Several catastrophic warehouse blazes have shown that fire defense strategies should consider the potential impact on the exterior environment. Among the environmental consequences to take into consideration, the noxious effects liquid runoff can have on nearby streams, rivers, lakes or below-ground drinking water aquifers stand as the most devastating. The toxic waste created by the contaminated water can poison water supply for a community and decimate the local flora and fauna. The fire plume carried on by the wind to nearby residential and business centers should also be considered. Smoke and ashes generated by the fire can cause an adverse reaction among the general population exposed to them.
Some fire extinguishing systems like the following five do not employ water to put out fires. Foam is used whenever there is a possibility of a liquid fire; the distribution of a foam blanket over a flammable liquid will snuff out a fire by eliminating the fire’s oxygen supply and providing a cooling effect on the burning fuel.
CO2 fire suppression systems are the preferred extinguishant for a multitude of critical facilities. Fast, efficient and adaptable to a wide range of hazards, the discharge of carbon dioxide (a low cost clean agent) is non-damaging to property and electrically non-conductive.
FE-13 fire suppression systems were developed by DuPont as a chemical refrigerant; its molecules at the flame front absorb heat from a fire in much the same way a sponge absorbs liquids. It is an ideal application for large rooms with high ceiling structures in low temperatures, such as unheated storage warehouses. It also has low toxicity, which lends itself to use in flood applications and in instances where people are present in the space during discharge of the system.
The chemical heptafluorospropane is a replacement for Halon 1301, which was deemed damaging to the ozone layer in the ‘80s. This system is waterless and provides an environmentally safe, non-toxic product that requires no clean-up and can be used in rooms storing art or history collections or any facility in which water damage from a sprinkler must be avoided at all costs.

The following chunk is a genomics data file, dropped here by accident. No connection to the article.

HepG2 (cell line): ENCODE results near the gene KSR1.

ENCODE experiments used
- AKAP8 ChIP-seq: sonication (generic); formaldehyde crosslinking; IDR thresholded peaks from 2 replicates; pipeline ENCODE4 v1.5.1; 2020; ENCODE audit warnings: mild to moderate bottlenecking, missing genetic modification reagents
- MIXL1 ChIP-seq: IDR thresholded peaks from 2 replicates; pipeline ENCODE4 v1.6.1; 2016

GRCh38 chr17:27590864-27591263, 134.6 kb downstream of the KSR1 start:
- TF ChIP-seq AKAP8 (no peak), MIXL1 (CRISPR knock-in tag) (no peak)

Victaulic vortex fire suppression systems use both water and nitrogen homogeneously to extinguish fires. The foil technology creates unique nitrogen and water suspension, producing droplets less than 10 microns (0.01mm) in size, a regular drop is approximately 500 microns (0.5mm). This smaller water drop absorbs more heat, while the nitrogen reduces the oxygen feeding the fire. The smaller water drops mean that there is minimal wetting, dispersing just one gallon of water per minute per emitter in total flood applications, and the nitrogen is safe to use with people in the room.
Inegren is an environmentally green three-dimensional fire suppression agent. It is a blend of three naturally occurring gases: 52 percent nitrogen, 40 percent argon and 8 percent carbon dioxide. Inegren is safer than carbon dioxide systems because it reduces oxygen concentration only enough to suppress combustion while stimulating breathing efficiency. This gas produces no ‘fog’ during discharge, so escape routes remain visible. The blend is stored in cylinders and produces zero ozone depletion, no global warming and no atmospheric lifetime. It is also ideal for any storage that cannot be exposed to water.
Within the warehouse, allocation of certain flammable materials, such as trash or aerosol cans, need to be properly addressed with prompt and frequent trash removal and special handling and storage of flammable materials. The items stored in a warehouse are not the only components to take into consideration – equipment and supplies used within the facility are just as important. Products like aerosol cans present particular challenges as well, especially when in contact with nitrogen-based systems. During a fire, aerosol cans can propel themselves across a warehouse, carrying a trail of fire behind them in what is called “rocketing,” propagating fire at great speed along their path and presenting a danger to the workers trying to evacuate.
Designating floor storage and staging areas approved for stored materials will make it easier to enforce safety issues related to blocked aisles. As with any safety system, they are only as effective as the methods of communication used to educate warehouse personnel of their existence.